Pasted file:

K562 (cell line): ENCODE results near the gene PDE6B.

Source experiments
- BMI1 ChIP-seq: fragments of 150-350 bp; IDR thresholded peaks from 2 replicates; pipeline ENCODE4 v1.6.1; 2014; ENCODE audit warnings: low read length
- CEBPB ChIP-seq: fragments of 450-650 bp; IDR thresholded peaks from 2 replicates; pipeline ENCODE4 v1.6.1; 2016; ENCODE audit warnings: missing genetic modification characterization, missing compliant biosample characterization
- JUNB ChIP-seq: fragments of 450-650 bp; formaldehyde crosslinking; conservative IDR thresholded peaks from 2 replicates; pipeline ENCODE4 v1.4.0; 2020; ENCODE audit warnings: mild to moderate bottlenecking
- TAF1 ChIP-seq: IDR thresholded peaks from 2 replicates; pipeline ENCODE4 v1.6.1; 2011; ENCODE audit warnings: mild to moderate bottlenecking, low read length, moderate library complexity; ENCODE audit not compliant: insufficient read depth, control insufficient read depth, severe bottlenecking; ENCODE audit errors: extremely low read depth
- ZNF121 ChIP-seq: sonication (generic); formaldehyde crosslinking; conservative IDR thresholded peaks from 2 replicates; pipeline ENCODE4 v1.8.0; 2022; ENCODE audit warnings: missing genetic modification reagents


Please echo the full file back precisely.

K562 (cell line): ENCODE results near the gene PDE6B.

Source experiments
- BMI1 ChIP-seq: fragments of 150-350 bp; IDR thresholded peaks from 2 replicates; pipeline ENCODE4 v1.6.1; 2014; ENCODE audit warnings: low read length
- CEBPB ChIP-seq: fragments of 450-650 bp; IDR thresholded peaks from 2 replicates; pipeline ENCODE4 v1.6.1; 2016; ENCODE audit warnings: missing genetic modification characterization, missing compliant biosample characterization
- JUNB ChIP-seq: fragments of 450-650 bp; formaldehyde crosslinking; conservative IDR thresholded peaks from 2 replicates; pipeline ENCODE4 v1.4.0; 2020; ENCODE audit warnings: mild to moderate bottlenecking
- TAF1 ChIP-seq: IDR thresholded peaks from 2 replicates; pipeline ENCODE4 v1.6.1; 2011; ENCODE audit warnings: mild to moderate bottlenecking, low read length, moderate library complexity; ENCODE audit not compliant: insufficient read depth, control insufficient read depth, severe bottlenecking; ENCODE audit errors: extremely low read depth
- ZNF121 ChIP-seq: sonication (generic); formaldehyde crosslinking; conservative IDR thresholded peaks from 2 replicates; pipeline ENCODE4 v1.8.0; 2022; ENCODE audit warnings: missing genetic modification reagents